Consultation: clayton’s or genuine?

The Government chose the Forest and Bird AGM to tonight announce there will be a quick-fire round of public consulation in July on what 2020 climate change target New Zealand should choose. They plan to announce the target in August.

Will it be a clayton’s consultation, or is it genuine? How will they weigh public opinion with industry clamouring? How will they present the scientific imperative to the public – i.e. that scientists are united on the need for a 30%+ reduction target, despite the challenge it entails.

Expect some fudging of agricultural emissions. Government comments have deflected attention from agriculture on the basis that the rise in electricity emissions has been greater. But electricity is a sub-sector of energy; and I would be interested to know how its rise compares to the rise in the main agricultural sub-sector, dairy… Anyone know?

The announcement is here, and the public meeting schedule is:

11 thoughts on “Consultation: clayton’s or genuine?

  1. -“scientists are united on the need for a 30%+ reduction target, despite the challenge it entails”

    But they’re not, are they.

    There is no such consensus.

    You are lying through your teeth.

    Why won’t you stop lying?

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  2. About the only reason that there is no consensus amongst scientists is that the anti-AGW group keeps inventing new “scientists” who promote a counter view with dodgy explanations just plausible enough to non-scientists to give the appearance of a lack of consensus. If only the media would do a bit more research before promoting such counter claims and giving them a weighting that they don’t deserve.

    Trevor.

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  3. Wat,

    Most scientists I know would agree with Frog’s statement. Maybe not 100%, but a very large majority (my guess would be 95% or more). Then again, my sample is biased, they are mostly atmospheric scientists.

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  4. When you look at scientists who are actually credible and rational enough to get their articles published in peer reviewed journals then I reckon it would be more than 99% who agree that a target of at least 30% by 2020 is needed.

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  5. >> “But electricity is a sub-sector of energy; and I would be interested to know how its rise compares to the rise in the main agricultural sub-sector, dairy… Anyone know?”

    If you mean ‘Is one causing the other?’ the answer is no, unless there has been a boom in dairying in Auckland which is where almost all of the increase in fossil fueled power stations has occurred.

    Or do you mean ‘Have co2 emissions from dairy farms increased faster than co2 emissions from viticulture or any other ag-sub-sector?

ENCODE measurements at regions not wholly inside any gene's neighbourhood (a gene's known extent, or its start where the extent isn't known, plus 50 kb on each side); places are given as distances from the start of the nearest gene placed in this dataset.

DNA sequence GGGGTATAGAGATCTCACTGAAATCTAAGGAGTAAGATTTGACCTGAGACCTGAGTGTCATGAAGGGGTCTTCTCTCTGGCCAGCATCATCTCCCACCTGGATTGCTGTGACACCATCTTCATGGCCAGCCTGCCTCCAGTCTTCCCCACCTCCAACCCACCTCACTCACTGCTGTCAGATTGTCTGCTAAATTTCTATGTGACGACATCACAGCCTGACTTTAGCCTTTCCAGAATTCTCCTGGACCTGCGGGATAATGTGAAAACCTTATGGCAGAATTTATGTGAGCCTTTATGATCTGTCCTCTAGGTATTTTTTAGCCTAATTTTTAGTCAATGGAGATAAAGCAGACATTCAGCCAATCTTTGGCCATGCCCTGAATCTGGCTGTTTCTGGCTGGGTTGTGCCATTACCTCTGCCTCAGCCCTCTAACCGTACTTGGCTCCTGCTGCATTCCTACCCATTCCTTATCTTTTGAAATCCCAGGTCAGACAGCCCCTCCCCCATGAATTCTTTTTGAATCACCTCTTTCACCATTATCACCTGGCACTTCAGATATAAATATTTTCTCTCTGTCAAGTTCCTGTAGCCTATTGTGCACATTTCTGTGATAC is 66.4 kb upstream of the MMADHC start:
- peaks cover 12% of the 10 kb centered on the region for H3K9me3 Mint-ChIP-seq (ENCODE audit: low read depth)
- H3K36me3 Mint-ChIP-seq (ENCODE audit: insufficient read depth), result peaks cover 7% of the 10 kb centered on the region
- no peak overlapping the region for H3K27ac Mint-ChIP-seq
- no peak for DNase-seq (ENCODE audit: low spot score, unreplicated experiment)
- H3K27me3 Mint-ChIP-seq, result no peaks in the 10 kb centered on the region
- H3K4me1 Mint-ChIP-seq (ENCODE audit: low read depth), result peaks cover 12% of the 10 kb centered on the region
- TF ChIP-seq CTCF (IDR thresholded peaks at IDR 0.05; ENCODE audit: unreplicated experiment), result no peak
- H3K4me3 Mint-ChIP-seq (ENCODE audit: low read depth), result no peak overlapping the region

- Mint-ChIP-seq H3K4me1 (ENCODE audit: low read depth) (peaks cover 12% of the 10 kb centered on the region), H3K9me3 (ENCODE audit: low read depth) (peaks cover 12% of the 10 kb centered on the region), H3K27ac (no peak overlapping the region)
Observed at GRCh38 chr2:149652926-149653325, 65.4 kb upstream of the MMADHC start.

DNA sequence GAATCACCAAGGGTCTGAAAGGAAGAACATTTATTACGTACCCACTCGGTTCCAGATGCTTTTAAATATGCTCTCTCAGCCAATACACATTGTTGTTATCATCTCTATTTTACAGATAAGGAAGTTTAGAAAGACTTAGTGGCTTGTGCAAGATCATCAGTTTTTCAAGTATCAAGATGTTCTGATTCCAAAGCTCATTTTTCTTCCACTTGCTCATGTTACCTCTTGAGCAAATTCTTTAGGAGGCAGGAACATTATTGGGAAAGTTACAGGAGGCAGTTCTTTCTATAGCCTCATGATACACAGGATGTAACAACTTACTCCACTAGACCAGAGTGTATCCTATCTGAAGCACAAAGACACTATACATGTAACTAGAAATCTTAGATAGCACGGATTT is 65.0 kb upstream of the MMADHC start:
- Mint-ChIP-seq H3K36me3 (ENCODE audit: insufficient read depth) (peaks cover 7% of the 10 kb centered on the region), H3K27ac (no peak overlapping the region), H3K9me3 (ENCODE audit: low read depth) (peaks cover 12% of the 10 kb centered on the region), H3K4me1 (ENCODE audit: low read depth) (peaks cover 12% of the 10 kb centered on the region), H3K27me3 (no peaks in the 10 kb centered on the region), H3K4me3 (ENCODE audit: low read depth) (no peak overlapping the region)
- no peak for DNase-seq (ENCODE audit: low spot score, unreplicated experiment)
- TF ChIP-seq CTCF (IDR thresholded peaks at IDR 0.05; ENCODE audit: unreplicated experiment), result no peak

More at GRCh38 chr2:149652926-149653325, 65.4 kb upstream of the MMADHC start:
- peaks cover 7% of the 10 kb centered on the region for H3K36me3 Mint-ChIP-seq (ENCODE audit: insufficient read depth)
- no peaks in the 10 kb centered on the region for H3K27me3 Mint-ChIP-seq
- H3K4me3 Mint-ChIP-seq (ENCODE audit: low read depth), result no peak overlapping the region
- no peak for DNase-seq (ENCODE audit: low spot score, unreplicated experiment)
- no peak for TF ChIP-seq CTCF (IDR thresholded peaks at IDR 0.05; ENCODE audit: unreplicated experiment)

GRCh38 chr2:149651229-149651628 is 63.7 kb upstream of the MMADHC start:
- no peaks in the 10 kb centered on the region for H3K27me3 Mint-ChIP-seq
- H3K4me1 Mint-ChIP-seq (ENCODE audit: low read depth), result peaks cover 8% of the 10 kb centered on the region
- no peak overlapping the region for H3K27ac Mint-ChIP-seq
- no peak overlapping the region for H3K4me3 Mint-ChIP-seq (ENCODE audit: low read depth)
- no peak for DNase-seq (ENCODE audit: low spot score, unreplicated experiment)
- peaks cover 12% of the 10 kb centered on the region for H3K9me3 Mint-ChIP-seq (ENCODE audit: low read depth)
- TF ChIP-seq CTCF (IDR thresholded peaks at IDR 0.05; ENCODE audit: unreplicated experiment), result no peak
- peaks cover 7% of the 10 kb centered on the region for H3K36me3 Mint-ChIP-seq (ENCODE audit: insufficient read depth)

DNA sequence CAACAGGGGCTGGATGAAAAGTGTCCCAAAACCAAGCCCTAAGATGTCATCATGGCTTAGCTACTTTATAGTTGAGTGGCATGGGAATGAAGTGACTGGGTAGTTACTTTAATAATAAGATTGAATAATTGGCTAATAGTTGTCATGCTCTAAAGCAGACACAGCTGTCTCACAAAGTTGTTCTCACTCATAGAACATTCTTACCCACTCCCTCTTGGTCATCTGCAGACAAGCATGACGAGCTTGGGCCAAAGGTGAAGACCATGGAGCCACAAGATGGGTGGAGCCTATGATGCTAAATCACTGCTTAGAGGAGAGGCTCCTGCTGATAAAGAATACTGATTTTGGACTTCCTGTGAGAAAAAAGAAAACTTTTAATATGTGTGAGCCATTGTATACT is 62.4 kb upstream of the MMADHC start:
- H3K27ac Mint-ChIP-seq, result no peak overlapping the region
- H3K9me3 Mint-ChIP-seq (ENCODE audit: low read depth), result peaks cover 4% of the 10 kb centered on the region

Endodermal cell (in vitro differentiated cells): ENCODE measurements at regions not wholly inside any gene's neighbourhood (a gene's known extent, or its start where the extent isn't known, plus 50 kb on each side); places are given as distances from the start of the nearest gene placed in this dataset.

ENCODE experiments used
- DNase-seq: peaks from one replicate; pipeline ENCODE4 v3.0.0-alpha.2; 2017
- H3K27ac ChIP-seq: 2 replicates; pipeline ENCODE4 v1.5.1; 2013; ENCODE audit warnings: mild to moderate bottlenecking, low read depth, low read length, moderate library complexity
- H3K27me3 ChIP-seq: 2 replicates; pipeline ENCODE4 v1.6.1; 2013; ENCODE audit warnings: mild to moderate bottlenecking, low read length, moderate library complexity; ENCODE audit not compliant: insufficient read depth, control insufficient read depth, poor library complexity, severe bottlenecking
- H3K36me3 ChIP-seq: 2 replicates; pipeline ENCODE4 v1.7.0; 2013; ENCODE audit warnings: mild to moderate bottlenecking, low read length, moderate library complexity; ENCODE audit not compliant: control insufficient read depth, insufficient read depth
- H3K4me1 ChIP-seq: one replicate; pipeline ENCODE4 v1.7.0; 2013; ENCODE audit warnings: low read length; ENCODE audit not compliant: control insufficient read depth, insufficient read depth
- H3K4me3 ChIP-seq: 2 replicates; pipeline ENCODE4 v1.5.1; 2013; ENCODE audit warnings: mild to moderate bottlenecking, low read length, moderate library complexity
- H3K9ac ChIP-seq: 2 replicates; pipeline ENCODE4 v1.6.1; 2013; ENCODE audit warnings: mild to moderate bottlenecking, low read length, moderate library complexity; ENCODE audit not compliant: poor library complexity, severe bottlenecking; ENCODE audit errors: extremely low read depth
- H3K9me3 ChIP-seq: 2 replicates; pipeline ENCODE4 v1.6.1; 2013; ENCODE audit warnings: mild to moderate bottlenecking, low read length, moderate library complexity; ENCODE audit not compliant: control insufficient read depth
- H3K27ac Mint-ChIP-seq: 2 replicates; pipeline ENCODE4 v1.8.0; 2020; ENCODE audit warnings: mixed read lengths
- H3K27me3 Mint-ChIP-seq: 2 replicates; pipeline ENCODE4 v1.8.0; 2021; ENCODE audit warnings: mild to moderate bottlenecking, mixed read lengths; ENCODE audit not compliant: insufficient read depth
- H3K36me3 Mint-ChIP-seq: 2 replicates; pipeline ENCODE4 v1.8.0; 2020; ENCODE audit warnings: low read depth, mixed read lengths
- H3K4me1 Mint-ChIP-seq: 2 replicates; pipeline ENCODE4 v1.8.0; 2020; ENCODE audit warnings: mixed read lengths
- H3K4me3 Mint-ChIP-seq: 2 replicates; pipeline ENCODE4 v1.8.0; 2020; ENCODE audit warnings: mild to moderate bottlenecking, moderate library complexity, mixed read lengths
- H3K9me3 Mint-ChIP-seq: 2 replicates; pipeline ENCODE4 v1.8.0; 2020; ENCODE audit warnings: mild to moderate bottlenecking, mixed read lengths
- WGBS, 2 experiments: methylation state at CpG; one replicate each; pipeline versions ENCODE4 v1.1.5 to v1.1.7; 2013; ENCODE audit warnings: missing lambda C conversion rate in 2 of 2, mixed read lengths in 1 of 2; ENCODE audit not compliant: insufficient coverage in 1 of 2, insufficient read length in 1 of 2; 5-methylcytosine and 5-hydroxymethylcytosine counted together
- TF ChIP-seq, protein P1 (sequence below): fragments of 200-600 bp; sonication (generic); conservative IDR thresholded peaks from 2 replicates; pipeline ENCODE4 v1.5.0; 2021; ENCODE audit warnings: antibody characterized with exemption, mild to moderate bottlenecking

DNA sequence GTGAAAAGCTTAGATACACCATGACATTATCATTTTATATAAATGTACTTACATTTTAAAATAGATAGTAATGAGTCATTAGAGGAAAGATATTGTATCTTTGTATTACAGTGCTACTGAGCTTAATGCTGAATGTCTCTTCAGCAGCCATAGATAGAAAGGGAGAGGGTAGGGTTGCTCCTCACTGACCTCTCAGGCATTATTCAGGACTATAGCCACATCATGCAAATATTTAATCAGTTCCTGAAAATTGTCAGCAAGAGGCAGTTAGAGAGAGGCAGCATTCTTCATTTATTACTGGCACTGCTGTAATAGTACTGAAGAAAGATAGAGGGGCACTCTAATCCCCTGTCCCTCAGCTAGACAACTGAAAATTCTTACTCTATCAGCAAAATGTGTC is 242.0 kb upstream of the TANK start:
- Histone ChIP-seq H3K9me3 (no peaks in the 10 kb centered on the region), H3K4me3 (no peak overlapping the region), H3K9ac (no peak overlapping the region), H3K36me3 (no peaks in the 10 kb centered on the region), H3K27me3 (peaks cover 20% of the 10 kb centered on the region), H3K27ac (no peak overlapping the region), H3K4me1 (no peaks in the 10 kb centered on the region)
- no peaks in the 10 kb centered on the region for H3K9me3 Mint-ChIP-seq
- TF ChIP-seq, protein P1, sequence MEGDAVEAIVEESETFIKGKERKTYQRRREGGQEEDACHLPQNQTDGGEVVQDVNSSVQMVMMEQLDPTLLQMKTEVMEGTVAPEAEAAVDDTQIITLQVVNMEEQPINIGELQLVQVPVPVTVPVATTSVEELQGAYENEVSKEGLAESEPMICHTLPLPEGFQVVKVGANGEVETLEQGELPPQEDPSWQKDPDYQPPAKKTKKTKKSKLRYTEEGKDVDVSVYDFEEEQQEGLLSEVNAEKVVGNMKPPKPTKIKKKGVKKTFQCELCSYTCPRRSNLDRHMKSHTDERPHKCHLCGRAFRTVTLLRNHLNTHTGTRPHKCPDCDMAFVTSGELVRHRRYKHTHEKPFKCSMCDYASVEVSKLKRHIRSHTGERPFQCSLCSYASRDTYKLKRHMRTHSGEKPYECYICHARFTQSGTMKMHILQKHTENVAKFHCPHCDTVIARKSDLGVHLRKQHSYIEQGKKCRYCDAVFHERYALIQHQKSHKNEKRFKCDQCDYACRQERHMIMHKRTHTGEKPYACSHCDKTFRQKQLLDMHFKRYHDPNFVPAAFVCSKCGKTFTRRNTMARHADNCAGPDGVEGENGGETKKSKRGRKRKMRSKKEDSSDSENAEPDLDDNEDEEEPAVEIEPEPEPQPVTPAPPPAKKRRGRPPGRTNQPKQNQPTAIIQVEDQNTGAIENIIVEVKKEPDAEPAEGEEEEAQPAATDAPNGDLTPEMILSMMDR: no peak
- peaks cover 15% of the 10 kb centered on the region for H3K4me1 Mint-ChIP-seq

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  6. “Why won’t you stop lying?”

    If you were being accurate, you would probably describe Frog’s claims as a something of an exaggeration, rather than “lying”. Why don’t you do this rather than engage in dishonest hyperbole?

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  7. Sam,

    Does saying that “scientists are united” mean scientists are unanimous? I think that might be the dictionary definition of the word. But, for at least the scientists I know, the percentage who would agree with Frog’s statement is so close to unanminity that the use of the phrase “scientists are united” is reasonable.

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  8. Wat

    We’ve been around this before. People who specialize in climate science will tell you we need a 30% reduction. More than 90% of them will. If you count up all the random respondents to an online poll you can get different and less meaningful results. You choose to believe who you will, but I go with the scientists, some of whom are familiar to me.

    They COULD be wrong. They know that. They also know the odds of it rather better than you seem to know them. They reckon that spending some of the worlds wealth, including THEIR not so hefty paychecks, on preventing a problem that they are more than 90% certain is real is better than spending it on the thieves who caused the financial meltdown in the first place and betting on the 10% chance that it won’t happen. If THEY are wrong, we’ve given up some money and growth. If YOU are wrong the human population of the planet is likely cut in half AT LEAST, along with every other living thing on the planet facing extinction. Inaction at this point puts the temperature up 4 degrees or more, not 2.

    My personal estimate is that at plus 4 degrees 4-5 billion people will die, and the core of knowledge that supports civilization may well be completely destroyed (50-50). That’s the stakes. Not the cost estimated by some charlatan economist.

    Place a bet.

    respectfully
    BJ

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  9. I think it is a Clayton’s consultation. That said, whatever target is arrived at, even if it is 40% by 2020, is useless if we then get a Clayton’s strategy to get there.

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